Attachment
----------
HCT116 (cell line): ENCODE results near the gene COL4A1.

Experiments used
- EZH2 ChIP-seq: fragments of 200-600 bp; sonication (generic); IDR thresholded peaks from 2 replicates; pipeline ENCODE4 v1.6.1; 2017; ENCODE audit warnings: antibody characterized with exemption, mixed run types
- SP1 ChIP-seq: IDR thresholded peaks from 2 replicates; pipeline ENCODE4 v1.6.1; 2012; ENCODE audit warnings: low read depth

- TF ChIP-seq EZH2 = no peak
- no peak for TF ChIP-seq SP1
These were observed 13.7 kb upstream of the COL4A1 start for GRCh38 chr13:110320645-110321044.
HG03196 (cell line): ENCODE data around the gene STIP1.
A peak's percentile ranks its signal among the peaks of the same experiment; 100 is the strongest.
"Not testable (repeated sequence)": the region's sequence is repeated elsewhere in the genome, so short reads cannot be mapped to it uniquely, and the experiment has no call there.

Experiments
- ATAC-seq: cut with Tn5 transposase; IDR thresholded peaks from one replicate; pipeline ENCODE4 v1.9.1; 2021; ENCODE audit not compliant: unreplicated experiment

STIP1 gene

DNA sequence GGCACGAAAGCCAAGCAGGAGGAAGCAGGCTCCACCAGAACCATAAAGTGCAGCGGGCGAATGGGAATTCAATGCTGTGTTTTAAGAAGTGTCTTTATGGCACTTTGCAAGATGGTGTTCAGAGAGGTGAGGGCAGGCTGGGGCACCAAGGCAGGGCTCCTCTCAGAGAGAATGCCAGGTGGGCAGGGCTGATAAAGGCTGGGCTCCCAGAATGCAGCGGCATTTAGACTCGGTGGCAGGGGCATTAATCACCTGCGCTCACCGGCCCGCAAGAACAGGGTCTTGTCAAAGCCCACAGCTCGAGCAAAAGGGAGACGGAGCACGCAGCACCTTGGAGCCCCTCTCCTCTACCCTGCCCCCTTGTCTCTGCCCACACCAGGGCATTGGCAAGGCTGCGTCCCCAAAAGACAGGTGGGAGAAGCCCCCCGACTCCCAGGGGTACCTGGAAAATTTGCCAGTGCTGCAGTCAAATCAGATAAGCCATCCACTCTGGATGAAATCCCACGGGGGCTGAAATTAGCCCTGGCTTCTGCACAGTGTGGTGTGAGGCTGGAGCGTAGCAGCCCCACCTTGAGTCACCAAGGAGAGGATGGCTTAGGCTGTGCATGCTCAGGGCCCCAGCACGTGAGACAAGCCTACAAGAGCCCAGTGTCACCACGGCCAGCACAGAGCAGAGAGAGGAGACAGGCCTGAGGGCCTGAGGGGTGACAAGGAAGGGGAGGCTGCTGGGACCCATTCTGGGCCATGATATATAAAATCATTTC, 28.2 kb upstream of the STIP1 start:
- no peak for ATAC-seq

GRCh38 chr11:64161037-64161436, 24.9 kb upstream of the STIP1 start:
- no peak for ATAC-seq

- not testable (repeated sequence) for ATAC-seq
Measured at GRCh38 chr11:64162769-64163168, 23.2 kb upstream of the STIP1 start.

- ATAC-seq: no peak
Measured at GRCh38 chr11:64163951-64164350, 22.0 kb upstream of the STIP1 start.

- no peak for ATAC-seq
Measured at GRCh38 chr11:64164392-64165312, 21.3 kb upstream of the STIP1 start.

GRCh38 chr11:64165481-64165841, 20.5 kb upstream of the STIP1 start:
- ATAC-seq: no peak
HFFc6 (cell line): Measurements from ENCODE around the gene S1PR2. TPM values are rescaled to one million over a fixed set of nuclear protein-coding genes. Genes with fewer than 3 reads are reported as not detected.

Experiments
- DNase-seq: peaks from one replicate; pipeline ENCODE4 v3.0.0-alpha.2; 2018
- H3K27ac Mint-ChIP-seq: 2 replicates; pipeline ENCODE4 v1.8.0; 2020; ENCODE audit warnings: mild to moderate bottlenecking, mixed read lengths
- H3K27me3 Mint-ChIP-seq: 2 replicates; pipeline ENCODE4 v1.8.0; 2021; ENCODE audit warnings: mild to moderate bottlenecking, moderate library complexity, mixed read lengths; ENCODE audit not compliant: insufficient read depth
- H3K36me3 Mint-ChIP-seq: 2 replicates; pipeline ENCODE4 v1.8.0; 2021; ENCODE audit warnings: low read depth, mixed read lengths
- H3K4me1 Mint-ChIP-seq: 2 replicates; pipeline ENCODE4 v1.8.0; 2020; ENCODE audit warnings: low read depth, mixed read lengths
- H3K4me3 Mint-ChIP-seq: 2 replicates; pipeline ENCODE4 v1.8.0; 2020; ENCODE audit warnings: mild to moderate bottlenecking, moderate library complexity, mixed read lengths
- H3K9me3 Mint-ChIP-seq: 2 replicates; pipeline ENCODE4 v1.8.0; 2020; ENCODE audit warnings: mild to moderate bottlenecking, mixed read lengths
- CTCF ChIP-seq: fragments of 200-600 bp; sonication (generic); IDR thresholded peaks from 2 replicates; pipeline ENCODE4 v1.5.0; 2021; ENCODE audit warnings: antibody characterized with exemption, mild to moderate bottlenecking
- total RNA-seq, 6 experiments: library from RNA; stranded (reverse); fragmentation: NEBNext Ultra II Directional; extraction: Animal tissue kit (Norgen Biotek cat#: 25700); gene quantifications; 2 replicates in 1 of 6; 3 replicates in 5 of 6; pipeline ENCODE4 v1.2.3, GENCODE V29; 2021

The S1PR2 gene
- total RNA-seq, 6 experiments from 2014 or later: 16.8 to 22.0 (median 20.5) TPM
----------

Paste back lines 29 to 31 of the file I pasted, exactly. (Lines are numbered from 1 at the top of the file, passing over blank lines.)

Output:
- H3K27ac Mint-ChIP-seq: 2 replicates; pipeline ENCODE4 v1.8.0; 2020; ENCODE audit warnings: mild to moderate bottlenecking, mixed read lengths
- H3K27me3 Mint-ChIP-seq: 2 replicates; pipeline ENCODE4 v1.8.0; 2021; ENCODE audit warnings: mild to moderate bottlenecking, moderate library complexity, mixed read lengths; ENCODE audit not compliant: insufficient read depth
- H3K36me3 Mint-ChIP-seq: 2 replicates; pipeline ENCODE4 v1.8.0; 2021; ENCODE audit warnings: low read depth, mixed read lengths